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Is the FOMC achieving its goals? Narayana Kocherlakota weighs in

Part 2
Is the FOMC achieving its goals? Narayana Kocherlakota weighs in (Part 2 of 8)

Kocherlakota demystifies Federal Reserve basics for investors

Kocherlakota’s speech

Kocherlakota began his speech on April 8 at the Rochester Chamber of Commerce by informing his audience about the basic structure and function of the United States Federal Reserve system, which is the primary institution responsible for improving and maintaining the U.S. economy.

Federal Funds RateEnlarge Graph

Kocherlakota stated that the Fed is a uniquely American institution. By this, he meant that the U.S. central bank is highly decentralized in terms of power relative to its counterparts around the world. He elaborated his point by taking the Federal Reserve Bank of Minneapolis as an example. The Minneapolis Fed is one of 12 regional Reserve Banks that, along with the Board of Governors in Washington, D.C., make up the Federal Reserve System.

The Federal Open Market Committee (or FOMC) meets eight times a year to decide the Fed funds rate for the next six to seven weeks. All 12 presidents of the various regional Federal Reserve Banks and the seven governors of the Federal Reserve Board contribute to these deliberations.

The Fed funds rate is the interest rate at which a depository institution lends funds maintained at the Federal Reserve to another depository institution overnight. The federal funds rate is one of the most influential interest rates in the U.S. economy, since it affects monetary and financial conditions, which in turn have a bearing on key aspects of the broad economy, including employment, growth, and inflation. The higher the federal funds rate, the more expensive it is to borrow money. Since this is only applicable to very creditworthy institutions for extremely short-term (overnight) loans, we can view the Fed funds rate as the base rate that determines the level of all other interest rates in the U.S. economy.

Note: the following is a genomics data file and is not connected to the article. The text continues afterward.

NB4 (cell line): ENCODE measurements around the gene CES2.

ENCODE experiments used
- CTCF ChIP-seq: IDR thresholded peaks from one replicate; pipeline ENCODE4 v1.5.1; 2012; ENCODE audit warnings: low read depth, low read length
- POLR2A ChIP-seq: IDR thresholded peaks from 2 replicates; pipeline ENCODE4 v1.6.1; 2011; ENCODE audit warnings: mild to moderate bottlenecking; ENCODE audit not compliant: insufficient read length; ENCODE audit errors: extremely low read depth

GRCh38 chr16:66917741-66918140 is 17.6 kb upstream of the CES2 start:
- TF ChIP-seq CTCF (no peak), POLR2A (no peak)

An increase in the Fed funds rate has a ripple effect throughout the economy. This generally sends bond prices lower, since the fixed coupon rate they offer becomes less attractive relative to new issues at higher rates. ETFs like the ProShares Short 20+ Year Treasury (TBF), the HOLDRS Merrill Lynch Pharmaceutical (PPH), and the Vanguard Information Tech ETF (VGT), which has its major holdings in information technology companies like Apple Inc. (AAPL) and Google, Inc. (GOOG), could help investors, as they generally do well during the early part of a tightening cycle.

Kocherlakota went on to talk about the FOMC and its structure. Find out more in the next part of this series.

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